2. Choose the right channels for customer contact, for illustrating benefits, for contests, and for buzz

Different aspects of your brand or product can be promoted in different ways, and matching objectives with channels can really pay off.

When Nissan wanted to launch a new Versa Note, it used an integrated yet diverse social media effort that was executed via several channels.

Twitter is good for sharing news and other content, and for interacting with customers. So on Twitter Nissan shares car reviews, answers consumer's questions, and thanks them for their positive comments about the Versa Note.

Nissan's Tweets shared news stories about the Versa
and interacted with fans

Facebook is a fun way to make product benefits relevant to customer's wants and needs. Facebook is where Nissan shares consumer-oriented benefits of the car, such as showing how the back seat folds down to make room for a piece of furniture. It also reposts consumer images of their Versas.

The Nissan Facebook page emphasizes photos with lifestyle benefits of the car
and features consumers' photos of their Versas

Vine and Instagram are great places for short-form video. A promotion designed to increase consumer generated media by making use of the unique characteristics of short-form video on Vine and Instagram was particularly effective.

Nissan's short-form video contest harnessed the passion of Vine and Instagram video creators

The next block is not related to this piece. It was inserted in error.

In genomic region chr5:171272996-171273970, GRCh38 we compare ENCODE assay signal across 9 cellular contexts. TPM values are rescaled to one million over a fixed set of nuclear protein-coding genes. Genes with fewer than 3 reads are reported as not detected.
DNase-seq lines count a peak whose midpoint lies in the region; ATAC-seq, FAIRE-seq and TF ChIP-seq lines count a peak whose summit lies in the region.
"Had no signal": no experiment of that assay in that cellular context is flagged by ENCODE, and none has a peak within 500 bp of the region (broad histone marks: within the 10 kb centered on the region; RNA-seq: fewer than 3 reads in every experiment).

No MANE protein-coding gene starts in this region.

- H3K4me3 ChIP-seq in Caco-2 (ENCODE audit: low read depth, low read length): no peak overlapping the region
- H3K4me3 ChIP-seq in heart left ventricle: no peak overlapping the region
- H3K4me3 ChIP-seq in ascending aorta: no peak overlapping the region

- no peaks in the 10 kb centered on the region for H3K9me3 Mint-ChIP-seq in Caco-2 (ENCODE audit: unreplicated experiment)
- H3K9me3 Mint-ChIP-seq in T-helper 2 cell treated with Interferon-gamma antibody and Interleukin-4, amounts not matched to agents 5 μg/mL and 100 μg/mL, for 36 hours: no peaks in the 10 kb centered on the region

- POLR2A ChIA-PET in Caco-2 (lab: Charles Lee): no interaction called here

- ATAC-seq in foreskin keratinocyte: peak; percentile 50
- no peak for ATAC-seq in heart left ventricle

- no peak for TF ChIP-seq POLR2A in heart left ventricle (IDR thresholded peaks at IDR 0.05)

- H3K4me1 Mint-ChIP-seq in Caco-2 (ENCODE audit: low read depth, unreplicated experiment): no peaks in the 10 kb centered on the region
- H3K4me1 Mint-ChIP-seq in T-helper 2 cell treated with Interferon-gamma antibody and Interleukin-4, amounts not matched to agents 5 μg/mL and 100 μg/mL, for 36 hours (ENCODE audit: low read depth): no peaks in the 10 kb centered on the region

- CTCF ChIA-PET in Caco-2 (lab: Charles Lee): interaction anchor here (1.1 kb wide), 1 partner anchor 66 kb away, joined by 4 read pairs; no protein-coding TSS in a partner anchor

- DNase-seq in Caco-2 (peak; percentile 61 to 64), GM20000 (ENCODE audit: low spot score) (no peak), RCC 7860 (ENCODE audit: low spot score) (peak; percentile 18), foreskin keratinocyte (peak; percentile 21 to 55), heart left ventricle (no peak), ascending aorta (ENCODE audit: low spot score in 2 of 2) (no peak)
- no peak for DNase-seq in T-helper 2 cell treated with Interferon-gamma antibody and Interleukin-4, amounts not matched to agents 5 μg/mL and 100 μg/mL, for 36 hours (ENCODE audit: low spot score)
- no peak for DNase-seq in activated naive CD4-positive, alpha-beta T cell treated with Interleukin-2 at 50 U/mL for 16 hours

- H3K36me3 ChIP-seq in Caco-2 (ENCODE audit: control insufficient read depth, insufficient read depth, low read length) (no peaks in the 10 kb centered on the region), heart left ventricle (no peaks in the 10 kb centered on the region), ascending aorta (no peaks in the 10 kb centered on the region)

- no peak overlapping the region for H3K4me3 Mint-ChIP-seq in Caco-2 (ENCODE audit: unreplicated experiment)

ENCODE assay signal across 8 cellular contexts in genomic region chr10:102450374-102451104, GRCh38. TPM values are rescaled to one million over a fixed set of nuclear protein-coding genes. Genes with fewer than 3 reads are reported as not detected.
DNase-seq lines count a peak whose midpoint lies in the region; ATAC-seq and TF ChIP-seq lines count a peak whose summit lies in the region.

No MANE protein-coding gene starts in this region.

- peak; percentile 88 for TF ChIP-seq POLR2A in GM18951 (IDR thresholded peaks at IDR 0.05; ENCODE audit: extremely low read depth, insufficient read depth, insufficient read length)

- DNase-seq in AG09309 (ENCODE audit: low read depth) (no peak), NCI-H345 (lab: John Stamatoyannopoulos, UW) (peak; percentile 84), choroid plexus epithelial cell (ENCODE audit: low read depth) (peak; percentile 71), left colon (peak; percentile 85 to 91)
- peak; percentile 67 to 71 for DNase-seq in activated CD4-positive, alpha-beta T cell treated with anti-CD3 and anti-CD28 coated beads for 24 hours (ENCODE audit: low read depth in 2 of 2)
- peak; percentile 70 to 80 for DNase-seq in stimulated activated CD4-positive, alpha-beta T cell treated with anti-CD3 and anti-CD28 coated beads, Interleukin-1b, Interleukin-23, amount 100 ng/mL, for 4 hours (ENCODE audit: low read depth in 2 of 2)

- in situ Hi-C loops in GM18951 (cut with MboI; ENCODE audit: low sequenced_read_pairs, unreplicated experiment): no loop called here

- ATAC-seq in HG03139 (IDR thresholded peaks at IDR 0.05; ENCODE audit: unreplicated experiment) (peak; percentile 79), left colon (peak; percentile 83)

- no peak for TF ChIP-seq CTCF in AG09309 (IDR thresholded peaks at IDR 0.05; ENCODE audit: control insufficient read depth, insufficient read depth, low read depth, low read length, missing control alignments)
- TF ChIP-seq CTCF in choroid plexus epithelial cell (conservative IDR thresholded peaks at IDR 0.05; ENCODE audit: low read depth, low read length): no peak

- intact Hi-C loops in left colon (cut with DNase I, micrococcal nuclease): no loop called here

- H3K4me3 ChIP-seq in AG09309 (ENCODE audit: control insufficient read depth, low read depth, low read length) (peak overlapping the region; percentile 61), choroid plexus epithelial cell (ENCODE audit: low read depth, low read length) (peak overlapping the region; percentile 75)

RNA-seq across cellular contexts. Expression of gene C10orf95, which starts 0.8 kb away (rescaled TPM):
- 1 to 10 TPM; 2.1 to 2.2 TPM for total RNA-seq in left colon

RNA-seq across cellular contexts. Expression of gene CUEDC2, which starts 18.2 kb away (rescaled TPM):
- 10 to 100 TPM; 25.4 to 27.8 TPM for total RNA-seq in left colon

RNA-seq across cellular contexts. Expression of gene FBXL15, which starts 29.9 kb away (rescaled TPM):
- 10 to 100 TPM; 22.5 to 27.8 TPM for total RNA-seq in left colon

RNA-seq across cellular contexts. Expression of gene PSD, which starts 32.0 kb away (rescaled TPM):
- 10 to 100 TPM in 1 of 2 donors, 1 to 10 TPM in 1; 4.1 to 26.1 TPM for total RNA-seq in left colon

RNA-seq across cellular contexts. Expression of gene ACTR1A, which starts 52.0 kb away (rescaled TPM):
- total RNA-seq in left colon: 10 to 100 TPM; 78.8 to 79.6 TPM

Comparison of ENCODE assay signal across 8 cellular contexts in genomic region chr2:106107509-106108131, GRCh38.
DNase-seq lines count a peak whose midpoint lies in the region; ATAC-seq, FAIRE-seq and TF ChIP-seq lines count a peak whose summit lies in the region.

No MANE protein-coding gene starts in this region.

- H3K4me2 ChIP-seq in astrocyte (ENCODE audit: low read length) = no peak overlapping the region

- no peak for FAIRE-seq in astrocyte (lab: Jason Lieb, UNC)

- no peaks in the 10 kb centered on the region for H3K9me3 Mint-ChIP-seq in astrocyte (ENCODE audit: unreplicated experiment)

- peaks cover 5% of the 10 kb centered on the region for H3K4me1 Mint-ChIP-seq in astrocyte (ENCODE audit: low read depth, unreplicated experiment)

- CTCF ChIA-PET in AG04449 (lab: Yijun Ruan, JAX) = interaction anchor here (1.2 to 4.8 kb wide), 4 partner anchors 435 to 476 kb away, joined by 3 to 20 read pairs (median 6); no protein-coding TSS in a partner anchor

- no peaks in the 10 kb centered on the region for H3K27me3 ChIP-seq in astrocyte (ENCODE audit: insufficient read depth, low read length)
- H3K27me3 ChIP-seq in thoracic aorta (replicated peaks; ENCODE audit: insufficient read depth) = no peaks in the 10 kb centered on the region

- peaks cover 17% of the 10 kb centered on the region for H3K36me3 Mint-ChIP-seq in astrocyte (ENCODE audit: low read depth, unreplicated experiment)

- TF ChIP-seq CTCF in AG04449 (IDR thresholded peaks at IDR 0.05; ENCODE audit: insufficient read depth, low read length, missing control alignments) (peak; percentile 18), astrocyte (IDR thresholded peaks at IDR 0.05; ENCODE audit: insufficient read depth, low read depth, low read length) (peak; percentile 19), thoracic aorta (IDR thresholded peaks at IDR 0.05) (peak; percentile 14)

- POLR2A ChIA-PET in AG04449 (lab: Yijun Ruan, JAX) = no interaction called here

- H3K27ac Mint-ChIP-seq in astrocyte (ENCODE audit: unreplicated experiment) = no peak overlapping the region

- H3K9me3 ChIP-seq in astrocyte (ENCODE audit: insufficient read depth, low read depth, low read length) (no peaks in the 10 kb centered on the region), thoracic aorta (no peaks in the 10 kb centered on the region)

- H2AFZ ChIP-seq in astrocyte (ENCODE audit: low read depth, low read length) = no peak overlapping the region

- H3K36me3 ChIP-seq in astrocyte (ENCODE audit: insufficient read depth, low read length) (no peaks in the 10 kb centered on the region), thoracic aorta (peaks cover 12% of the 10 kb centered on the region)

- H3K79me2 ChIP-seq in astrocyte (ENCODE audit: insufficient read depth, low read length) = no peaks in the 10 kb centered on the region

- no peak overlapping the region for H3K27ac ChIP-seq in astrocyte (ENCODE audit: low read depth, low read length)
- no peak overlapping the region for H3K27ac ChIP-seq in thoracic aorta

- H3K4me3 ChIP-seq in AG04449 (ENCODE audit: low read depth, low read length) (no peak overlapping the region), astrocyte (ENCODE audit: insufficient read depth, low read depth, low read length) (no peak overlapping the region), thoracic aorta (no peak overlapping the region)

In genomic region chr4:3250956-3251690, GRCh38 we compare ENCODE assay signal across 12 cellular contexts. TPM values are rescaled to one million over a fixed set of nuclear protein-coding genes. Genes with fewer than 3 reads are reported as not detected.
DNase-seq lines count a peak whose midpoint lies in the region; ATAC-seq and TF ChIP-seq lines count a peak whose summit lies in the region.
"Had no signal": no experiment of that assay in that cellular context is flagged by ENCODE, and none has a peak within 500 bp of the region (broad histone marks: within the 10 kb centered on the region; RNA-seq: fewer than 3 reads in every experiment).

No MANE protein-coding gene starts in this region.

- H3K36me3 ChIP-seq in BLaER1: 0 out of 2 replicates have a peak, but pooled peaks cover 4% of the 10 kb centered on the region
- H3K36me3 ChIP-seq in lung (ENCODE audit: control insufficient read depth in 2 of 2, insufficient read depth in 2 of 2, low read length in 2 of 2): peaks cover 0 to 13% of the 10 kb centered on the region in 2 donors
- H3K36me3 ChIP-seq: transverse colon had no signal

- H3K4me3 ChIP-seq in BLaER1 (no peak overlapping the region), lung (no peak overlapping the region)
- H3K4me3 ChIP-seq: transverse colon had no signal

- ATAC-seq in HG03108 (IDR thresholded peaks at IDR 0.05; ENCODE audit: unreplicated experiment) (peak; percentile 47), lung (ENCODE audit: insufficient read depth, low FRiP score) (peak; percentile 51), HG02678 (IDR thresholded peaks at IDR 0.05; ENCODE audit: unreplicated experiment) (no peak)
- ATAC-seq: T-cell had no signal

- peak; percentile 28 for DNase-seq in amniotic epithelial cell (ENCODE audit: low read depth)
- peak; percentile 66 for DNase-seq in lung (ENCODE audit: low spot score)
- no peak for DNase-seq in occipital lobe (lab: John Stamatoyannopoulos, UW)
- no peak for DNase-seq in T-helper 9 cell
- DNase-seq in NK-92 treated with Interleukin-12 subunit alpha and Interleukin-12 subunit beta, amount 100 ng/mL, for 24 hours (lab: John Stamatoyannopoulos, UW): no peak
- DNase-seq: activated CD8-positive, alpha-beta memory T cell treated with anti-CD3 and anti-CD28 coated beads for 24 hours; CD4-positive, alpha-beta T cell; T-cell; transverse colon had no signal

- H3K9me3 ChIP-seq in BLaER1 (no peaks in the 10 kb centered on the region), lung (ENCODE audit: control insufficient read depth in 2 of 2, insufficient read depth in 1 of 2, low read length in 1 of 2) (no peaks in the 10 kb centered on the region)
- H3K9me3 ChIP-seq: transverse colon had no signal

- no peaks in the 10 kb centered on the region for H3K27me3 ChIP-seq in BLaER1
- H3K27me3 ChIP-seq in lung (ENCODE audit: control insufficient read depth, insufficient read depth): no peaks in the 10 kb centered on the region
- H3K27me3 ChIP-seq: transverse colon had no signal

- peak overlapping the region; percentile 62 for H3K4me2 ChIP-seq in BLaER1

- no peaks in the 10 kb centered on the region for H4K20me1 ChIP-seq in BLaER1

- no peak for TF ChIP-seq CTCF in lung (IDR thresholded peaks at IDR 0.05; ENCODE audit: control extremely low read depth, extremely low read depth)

The "Your Door to More" Video Contest asked users of Vine and Instagram to submit a 6-15 second video inspired by their passions and starring the Versa Note hatchback. Winners were featured in a 45-second national television commercial and awarded $1,000 gift cards. Over 300 people responded, and the campaign was a finalist for Mashable's Mashies "Best Branded Vine."

Big ideas can go viral on social channels like Reddit and Buzzfeed. Nissan also made a bold move that generated viral buzz on blogs, the Huffington Post, and Reddit and Buzzfeed.

The first automaker to offer a car for sale on Amazon was just the beginning of
a buzz-generating viral campaign

Nissan partnered with to sell the Versa Note online. The cars were gone in three days, but the real story stated with the delivery. The car was shipped inside the biggest Amazon box ever made, and delivered via flatbed truck.

Nissan's big Amazon box delivered the Versa Note, also delivering a ton of online buzz

As the box drove through Madison, Wisconsin, someone took a picture and posted it on Reddit, wondering what Amazon was delivering that was so big. Everyone else was curious as well, and it soon became the top trending topic on Reddit.

Celebrities, including Jerry Seinfeld, commented, wondering whether it was real or a hoax. The story spread to Buzzfeed and blogs and news sites as everyone asked, "What's in the Box?"

Nissan finally revealed the contents in a documentary YouTube film about the famous delivery.

3. Create a base idea that can spread from a custom community to Facebook and to trending topics

Let's face it: Some of our brands and products aren't something that people really want to talk about. But don't let that stop you from getting creative. Think of a way to spin a story into a community.